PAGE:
Sonus Pedals Fuzz Face 1966 Replica Reviewed

It has been some time since we wrote our Fuzz Feast series about both vintage and recent fuzz options on the market. After seeing the prices of original fuzz units climb, I wondered what the boutique market now had available in 2015 as far as the most accurate of Fuzz Face clones. During my search, I stumbled across Sonus Pedals based in the Netherlands and its Fuzz Face 1966 replica.
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Keeley Electronics GC-2 Limiting Amplifier Review

Among musicians, Robert Keeley has become a virtual household name in quality compression for well over a decade. With humble beginnings building early units based on the famed grey Ross compressor from out of his home, to now having sold over 40,000 compressors and growing his business with a complete lineup of original designs, Robert Keeley and the team at Keeley Electronics have achieved great success since the early days.

The latest designs in the company’s compression family are original and based on new circuits that Robert and his engineering team spent years perfecting. Today we’ll look review the more compact model, the Keeley GC-2 Limiting Amplifier.

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Legendary Artist Profile: David Gilmour

David Gilmour holds a special place in the heart of many guitarists, let alone among the fans of Pink Floyd’s music. By sheer virtue of his expressive playing and songwriting, he should be mentioned in the same breath as Clapton, Page, Townshend or Beck. While he may not be the technical virtuoso, he has clearly defined his own sound and style, one that is unique and beautiful. From his early forays into psychedelia to his solo albums, numerous guest appearances and the entire Pink Floyd canon, his ability to bring his own voice to the music stands as a remarkable achievement. With the recent release of a live solo DVD and continuing interest in the Floyd catalog, the Gilmour phenomenon continues to delight guitarists and music fans alike.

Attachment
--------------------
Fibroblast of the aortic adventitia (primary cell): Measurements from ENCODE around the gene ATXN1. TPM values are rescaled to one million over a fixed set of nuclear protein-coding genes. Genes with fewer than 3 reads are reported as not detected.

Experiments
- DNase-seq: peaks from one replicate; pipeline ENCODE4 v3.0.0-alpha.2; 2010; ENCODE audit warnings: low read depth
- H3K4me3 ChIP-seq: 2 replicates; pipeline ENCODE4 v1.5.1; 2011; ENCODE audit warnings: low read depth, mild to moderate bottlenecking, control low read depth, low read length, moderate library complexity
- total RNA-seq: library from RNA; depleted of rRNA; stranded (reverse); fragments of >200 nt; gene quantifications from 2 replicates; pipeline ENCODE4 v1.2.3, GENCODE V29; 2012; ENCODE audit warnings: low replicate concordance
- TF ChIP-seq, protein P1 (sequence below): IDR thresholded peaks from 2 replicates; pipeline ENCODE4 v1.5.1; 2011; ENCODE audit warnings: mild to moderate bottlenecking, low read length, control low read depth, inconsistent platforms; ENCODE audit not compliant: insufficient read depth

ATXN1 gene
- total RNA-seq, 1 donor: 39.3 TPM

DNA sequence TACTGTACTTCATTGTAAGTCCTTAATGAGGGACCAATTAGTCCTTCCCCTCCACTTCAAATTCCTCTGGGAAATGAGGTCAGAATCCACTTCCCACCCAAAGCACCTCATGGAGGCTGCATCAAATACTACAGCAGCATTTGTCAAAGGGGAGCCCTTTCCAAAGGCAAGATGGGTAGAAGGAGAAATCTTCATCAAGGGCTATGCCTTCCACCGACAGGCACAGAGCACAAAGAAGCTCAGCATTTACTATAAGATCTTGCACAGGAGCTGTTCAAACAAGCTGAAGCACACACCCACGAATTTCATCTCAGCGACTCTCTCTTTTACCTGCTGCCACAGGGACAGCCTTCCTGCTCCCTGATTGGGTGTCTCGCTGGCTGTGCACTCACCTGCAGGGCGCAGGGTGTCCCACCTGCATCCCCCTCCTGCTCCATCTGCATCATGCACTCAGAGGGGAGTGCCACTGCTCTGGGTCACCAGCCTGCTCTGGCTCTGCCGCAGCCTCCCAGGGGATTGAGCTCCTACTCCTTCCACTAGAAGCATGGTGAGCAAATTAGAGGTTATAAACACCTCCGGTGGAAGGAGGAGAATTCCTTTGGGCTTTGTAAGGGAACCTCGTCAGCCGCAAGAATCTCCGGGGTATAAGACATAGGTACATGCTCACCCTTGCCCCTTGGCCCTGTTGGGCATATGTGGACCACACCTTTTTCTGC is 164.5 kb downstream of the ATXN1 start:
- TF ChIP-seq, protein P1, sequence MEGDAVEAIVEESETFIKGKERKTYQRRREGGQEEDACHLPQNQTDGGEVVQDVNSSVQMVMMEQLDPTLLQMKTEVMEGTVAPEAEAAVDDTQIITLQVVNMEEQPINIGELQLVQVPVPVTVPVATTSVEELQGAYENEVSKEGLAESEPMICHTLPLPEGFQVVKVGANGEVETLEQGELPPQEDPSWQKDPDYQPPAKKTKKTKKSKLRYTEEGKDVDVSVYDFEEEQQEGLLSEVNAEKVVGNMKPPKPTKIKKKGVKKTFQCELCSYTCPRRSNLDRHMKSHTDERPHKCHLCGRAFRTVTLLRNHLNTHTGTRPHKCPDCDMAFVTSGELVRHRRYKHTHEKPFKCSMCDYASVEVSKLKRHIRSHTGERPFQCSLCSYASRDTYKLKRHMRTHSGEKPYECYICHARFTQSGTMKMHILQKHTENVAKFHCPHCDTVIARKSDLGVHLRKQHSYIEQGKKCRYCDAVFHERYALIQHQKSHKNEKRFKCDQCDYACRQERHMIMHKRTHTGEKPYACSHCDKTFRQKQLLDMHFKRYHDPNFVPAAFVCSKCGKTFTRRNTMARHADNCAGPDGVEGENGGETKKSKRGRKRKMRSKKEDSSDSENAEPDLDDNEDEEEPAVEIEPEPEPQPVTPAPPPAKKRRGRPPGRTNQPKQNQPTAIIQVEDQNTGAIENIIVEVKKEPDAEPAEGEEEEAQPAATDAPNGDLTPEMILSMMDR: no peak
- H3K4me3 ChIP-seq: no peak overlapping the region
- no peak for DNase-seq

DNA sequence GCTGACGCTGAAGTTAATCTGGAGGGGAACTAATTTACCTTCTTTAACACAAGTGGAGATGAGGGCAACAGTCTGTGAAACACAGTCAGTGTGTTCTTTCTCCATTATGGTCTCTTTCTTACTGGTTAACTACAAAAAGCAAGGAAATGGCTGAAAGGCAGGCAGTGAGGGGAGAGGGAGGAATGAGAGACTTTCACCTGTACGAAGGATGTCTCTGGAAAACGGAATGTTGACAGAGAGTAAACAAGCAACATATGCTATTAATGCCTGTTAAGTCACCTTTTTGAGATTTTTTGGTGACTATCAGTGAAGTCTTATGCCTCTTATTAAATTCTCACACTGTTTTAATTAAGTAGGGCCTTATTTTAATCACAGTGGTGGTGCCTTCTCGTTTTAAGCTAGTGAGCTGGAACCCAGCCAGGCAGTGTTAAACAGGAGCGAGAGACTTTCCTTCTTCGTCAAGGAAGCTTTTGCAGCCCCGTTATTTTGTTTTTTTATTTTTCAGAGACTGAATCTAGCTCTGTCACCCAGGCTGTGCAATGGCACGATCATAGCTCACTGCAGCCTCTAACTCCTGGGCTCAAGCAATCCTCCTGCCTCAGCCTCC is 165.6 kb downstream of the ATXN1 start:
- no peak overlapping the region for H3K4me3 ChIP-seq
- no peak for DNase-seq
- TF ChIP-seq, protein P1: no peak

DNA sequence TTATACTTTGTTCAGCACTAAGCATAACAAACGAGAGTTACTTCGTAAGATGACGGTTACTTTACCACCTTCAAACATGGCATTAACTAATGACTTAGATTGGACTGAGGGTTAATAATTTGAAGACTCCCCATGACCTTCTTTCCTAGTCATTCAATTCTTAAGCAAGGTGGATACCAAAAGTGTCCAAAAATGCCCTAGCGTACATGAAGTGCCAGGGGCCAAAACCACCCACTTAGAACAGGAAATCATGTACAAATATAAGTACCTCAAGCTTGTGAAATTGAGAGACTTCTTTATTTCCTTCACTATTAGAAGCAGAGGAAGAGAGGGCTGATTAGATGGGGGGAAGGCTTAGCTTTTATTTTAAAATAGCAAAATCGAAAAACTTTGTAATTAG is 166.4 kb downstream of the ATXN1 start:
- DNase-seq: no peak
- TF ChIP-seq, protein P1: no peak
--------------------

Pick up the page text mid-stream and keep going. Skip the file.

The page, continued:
David GilmourFar from being a complete dissertation of Gilmour’s sound and style, this article strives to paint a broad picture of the tolls used and offer some insight into the David Gilmour phenomenon. As noted by The Wall producer/collaborator Bob Ezrin, “…with Gilmour, equipment is secondary to touch. You can give him a ukulele and he’ll make it sound like a Stradivarius. He’s truly got the best set of hands with which I have ever worked.”
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Marshall Super Lead Tone Tips and Tricks

The following Marshall Super Lead tone tips and tricks will enable you to get much more versatility out of this legendary amplifier. Some of these may even surprise you. One thing to note – NONE of these involve modification to the original Marshall circuit. Those looking for the true “Marshall” sound only need use an original, unmodified Super Lead.
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Fuzz Feast Part 2 – An Assortment of Today’s Fuzzes

In part one, we spent some time with some vintage fuzz classics. Now let’s move forward in time and take a look at some Fuzzes that are currently on the market (with the exception of one which we’ll get to).